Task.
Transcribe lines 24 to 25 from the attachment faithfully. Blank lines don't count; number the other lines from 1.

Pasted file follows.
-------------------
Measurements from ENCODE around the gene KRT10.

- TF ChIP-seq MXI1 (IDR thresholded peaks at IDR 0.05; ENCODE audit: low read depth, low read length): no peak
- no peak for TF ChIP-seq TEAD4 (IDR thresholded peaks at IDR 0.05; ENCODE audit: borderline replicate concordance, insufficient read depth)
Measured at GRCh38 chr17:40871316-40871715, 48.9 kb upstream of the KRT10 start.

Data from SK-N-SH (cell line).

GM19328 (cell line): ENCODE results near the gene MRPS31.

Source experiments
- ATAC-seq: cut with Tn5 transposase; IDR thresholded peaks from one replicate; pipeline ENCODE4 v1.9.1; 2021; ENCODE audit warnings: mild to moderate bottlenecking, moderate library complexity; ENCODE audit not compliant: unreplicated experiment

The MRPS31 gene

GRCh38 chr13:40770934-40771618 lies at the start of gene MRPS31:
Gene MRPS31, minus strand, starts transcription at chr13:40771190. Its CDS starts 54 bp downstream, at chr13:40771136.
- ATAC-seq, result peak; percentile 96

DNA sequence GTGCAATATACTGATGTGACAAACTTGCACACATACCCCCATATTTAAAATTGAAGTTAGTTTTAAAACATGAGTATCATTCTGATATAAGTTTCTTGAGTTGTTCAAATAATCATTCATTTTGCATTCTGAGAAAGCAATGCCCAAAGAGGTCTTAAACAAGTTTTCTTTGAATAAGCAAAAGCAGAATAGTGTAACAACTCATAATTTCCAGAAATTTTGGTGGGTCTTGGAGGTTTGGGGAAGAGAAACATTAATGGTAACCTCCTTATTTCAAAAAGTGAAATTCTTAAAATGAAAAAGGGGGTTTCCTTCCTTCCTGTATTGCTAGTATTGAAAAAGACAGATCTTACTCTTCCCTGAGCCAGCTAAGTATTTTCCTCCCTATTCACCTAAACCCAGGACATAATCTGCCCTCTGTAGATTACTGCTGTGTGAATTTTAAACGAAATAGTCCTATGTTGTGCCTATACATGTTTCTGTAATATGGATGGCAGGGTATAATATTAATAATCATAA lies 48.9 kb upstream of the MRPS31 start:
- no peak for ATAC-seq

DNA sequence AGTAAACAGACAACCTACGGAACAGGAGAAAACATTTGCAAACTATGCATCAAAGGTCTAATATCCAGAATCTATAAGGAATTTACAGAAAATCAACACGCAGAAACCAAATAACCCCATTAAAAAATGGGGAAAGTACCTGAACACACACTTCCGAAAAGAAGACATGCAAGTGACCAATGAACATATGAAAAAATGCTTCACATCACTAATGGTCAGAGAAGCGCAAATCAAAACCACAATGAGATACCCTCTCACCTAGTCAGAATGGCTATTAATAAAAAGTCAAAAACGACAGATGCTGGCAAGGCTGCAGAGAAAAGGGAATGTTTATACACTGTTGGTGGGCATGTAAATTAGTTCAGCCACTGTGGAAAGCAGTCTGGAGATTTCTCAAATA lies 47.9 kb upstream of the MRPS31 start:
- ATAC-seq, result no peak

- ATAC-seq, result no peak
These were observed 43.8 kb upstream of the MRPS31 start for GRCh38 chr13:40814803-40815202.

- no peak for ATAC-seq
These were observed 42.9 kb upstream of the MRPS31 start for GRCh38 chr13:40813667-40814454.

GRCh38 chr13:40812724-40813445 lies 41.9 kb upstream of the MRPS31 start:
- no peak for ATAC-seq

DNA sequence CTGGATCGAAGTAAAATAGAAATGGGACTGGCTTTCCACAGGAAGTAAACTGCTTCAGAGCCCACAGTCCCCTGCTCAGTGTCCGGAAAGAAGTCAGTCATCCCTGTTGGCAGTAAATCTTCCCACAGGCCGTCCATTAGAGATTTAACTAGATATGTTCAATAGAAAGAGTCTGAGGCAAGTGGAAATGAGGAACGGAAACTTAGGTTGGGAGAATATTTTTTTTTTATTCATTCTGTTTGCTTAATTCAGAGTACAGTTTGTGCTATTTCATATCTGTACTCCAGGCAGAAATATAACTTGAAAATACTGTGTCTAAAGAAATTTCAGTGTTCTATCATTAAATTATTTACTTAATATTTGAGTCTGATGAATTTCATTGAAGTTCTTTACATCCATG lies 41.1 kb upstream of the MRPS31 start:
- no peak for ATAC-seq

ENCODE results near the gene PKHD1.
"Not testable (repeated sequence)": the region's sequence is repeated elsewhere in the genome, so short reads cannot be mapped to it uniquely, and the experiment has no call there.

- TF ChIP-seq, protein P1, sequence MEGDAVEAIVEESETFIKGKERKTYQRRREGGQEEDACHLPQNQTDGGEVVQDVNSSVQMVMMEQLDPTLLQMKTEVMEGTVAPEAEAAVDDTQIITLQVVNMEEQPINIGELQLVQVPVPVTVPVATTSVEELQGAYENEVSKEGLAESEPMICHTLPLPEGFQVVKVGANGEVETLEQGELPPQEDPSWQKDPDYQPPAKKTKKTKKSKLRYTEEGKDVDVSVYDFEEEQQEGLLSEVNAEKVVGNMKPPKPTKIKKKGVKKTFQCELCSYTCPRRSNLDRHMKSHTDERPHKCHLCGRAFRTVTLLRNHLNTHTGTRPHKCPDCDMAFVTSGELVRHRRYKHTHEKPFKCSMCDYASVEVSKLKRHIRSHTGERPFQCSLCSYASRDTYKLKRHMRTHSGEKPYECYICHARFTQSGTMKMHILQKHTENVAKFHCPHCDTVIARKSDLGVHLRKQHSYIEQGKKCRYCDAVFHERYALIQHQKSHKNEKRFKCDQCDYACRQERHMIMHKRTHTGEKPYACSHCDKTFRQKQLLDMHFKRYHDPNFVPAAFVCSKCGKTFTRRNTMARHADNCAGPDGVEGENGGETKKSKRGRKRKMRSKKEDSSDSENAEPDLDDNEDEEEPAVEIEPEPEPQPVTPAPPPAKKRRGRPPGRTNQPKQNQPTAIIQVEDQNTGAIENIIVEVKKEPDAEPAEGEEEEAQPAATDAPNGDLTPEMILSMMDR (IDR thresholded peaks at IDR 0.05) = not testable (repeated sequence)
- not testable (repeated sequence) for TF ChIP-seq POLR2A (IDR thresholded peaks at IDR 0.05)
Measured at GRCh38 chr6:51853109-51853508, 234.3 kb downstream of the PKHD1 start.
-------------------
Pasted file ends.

- no peak for ATAC-seq

ENCODE results near the gene PKHD1.